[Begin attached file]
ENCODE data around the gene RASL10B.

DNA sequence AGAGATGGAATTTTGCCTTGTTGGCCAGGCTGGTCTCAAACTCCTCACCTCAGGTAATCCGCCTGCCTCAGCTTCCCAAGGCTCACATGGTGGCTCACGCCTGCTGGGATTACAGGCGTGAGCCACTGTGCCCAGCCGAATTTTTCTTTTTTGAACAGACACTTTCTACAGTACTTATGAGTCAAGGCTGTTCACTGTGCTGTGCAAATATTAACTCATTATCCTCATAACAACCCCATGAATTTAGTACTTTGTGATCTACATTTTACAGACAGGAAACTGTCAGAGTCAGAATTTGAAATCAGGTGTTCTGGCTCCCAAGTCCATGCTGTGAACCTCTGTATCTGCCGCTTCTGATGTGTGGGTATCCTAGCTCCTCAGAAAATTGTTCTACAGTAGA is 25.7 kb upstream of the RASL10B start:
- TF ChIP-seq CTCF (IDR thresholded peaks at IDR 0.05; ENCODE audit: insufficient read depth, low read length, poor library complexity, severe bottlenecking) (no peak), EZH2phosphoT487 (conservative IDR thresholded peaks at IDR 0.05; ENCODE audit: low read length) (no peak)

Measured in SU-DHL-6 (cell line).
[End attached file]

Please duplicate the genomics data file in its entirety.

ENCODE data around the gene RASL10B.

DNA sequence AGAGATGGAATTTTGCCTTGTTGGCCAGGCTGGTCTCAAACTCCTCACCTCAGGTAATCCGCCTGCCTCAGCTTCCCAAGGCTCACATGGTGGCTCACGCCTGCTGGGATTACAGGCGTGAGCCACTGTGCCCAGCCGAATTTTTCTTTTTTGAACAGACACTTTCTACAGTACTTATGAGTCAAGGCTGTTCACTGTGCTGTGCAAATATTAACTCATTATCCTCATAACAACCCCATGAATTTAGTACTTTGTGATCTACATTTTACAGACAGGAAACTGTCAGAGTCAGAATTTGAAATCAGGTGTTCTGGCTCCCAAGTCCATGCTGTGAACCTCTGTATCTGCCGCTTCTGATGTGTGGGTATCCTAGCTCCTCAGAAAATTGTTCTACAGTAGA is 25.7 kb upstream of the RASL10B start:
- TF ChIP-seq CTCF (IDR thresholded peaks at IDR 0.05; ENCODE audit: insufficient read depth, low read length, poor library complexity, severe bottlenecking) (no peak), EZH2phosphoT487 (conservative IDR thresholded peaks at IDR 0.05; ENCODE audit: low read length) (no peak)

Measured in SU-DHL-6 (cell line).